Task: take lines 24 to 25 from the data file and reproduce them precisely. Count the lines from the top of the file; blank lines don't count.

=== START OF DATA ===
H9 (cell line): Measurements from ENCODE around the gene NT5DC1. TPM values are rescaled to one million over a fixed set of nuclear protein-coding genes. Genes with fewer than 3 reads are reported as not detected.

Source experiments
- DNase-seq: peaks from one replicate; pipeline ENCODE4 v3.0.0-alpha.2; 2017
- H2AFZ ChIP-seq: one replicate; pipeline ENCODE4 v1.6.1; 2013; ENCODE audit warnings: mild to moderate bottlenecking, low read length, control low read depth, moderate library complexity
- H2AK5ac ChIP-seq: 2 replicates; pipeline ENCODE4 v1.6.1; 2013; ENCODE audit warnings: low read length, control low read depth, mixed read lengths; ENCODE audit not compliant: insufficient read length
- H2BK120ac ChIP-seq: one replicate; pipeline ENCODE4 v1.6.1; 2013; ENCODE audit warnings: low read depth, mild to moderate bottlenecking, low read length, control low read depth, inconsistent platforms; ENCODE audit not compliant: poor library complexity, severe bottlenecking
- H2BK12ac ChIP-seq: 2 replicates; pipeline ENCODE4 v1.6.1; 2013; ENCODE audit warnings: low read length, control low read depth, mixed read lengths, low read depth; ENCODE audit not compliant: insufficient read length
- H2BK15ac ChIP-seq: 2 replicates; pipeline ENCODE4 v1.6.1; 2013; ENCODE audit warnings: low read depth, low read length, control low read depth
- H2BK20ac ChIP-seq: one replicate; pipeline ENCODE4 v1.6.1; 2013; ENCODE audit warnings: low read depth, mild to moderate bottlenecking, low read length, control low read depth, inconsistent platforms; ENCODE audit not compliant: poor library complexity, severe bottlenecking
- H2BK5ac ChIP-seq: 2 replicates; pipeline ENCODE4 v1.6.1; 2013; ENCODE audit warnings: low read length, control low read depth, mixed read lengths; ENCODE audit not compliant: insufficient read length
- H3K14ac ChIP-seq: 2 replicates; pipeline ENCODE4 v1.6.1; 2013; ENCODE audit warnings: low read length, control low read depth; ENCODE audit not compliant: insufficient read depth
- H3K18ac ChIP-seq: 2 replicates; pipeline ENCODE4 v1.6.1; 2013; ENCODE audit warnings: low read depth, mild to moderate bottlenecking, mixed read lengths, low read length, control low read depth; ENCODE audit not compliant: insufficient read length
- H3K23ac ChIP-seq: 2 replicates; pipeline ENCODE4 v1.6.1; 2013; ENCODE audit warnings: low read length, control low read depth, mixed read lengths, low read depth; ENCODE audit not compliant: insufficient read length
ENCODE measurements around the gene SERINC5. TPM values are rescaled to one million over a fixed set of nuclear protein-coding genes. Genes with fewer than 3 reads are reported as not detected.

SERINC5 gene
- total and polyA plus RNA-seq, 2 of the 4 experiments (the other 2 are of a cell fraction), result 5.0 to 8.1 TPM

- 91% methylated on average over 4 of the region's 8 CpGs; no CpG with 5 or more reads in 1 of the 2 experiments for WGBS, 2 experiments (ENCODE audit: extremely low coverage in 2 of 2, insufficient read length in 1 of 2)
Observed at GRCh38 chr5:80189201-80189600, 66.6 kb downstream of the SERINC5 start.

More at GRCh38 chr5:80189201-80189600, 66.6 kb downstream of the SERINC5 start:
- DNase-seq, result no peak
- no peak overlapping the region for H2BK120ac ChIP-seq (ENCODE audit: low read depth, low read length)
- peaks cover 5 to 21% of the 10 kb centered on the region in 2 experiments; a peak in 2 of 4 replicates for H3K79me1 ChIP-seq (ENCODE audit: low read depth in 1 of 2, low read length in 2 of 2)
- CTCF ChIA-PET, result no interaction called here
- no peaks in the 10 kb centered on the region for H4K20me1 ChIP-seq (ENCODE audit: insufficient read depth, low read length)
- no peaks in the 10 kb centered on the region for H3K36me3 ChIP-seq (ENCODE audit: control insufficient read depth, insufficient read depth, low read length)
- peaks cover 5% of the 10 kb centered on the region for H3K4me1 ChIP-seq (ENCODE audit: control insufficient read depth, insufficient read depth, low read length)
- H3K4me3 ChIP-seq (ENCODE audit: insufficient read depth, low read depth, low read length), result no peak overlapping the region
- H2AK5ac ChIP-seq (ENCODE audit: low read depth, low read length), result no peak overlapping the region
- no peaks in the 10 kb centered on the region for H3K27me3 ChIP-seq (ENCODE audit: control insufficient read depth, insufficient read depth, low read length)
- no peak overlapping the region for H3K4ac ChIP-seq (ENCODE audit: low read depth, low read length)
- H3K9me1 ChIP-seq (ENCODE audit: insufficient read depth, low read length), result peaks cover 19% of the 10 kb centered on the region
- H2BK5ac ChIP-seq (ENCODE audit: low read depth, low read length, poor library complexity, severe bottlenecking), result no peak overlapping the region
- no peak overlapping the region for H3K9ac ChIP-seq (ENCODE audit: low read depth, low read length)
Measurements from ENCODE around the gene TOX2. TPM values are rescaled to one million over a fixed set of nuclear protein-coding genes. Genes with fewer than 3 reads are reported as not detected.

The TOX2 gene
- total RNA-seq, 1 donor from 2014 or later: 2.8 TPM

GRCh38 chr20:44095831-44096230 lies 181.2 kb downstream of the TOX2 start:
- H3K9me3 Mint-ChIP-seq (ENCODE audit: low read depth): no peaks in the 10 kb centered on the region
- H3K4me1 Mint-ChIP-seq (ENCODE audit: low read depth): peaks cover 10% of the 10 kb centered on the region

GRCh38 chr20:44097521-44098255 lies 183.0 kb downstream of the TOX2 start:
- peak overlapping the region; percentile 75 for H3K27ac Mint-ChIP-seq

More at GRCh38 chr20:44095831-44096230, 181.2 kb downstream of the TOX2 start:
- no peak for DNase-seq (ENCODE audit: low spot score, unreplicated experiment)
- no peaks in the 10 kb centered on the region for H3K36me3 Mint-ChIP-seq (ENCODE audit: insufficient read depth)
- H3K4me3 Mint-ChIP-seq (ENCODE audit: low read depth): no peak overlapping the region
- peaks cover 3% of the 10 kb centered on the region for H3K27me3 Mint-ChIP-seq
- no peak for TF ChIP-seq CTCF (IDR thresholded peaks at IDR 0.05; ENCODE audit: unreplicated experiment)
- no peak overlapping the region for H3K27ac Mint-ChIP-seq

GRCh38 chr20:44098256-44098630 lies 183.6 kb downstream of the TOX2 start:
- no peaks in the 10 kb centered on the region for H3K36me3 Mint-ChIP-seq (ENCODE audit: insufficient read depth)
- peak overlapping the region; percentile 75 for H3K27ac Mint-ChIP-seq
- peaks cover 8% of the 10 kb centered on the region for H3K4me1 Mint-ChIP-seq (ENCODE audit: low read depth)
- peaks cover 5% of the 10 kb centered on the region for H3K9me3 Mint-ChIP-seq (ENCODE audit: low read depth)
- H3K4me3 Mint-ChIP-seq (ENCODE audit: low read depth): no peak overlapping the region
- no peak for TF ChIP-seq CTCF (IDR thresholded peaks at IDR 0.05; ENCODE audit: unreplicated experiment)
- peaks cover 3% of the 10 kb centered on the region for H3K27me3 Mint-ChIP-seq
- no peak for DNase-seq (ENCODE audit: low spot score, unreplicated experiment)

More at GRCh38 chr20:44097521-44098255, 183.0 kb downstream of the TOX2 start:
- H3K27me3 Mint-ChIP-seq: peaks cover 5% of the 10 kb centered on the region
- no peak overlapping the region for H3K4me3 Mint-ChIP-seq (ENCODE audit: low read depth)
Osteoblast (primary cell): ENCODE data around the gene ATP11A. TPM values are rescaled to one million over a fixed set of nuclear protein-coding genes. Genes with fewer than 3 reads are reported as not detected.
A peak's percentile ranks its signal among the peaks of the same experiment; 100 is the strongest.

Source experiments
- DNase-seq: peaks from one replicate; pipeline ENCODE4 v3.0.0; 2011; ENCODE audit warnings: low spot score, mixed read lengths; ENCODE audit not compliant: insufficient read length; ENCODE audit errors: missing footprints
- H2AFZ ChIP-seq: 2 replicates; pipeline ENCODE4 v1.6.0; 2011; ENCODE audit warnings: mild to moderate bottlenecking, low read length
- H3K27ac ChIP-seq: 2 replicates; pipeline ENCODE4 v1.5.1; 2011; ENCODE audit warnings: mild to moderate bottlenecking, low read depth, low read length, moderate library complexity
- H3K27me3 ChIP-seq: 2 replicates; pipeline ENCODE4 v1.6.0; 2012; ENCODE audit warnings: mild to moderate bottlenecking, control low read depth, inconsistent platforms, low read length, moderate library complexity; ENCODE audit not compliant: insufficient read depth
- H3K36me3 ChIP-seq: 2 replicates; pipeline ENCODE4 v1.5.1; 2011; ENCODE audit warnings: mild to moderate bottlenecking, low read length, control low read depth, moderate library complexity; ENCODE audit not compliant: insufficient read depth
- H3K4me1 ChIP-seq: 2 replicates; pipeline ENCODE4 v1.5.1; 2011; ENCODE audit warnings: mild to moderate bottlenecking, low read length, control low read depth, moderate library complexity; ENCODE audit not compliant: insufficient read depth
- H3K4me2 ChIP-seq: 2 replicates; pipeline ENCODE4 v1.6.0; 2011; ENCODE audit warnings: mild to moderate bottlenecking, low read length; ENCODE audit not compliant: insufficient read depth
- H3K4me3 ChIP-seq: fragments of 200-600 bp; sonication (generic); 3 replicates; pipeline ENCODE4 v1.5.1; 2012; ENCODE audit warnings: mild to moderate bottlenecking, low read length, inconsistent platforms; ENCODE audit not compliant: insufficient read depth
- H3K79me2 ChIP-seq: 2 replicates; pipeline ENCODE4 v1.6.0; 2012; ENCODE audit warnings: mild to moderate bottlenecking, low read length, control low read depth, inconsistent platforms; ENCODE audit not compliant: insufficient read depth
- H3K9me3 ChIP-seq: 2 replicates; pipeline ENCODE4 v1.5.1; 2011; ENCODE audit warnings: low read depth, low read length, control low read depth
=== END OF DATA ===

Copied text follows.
- no peaks in the 10 kb centered on the region for H4K20me1 ChIP-seq (ENCODE audit: insufficient read depth, low read length)
- no peaks in the 10 kb centered on the region for H3K36me3 ChIP-seq (ENCODE audit: control insufficient read depth, insufficient read depth, low read length)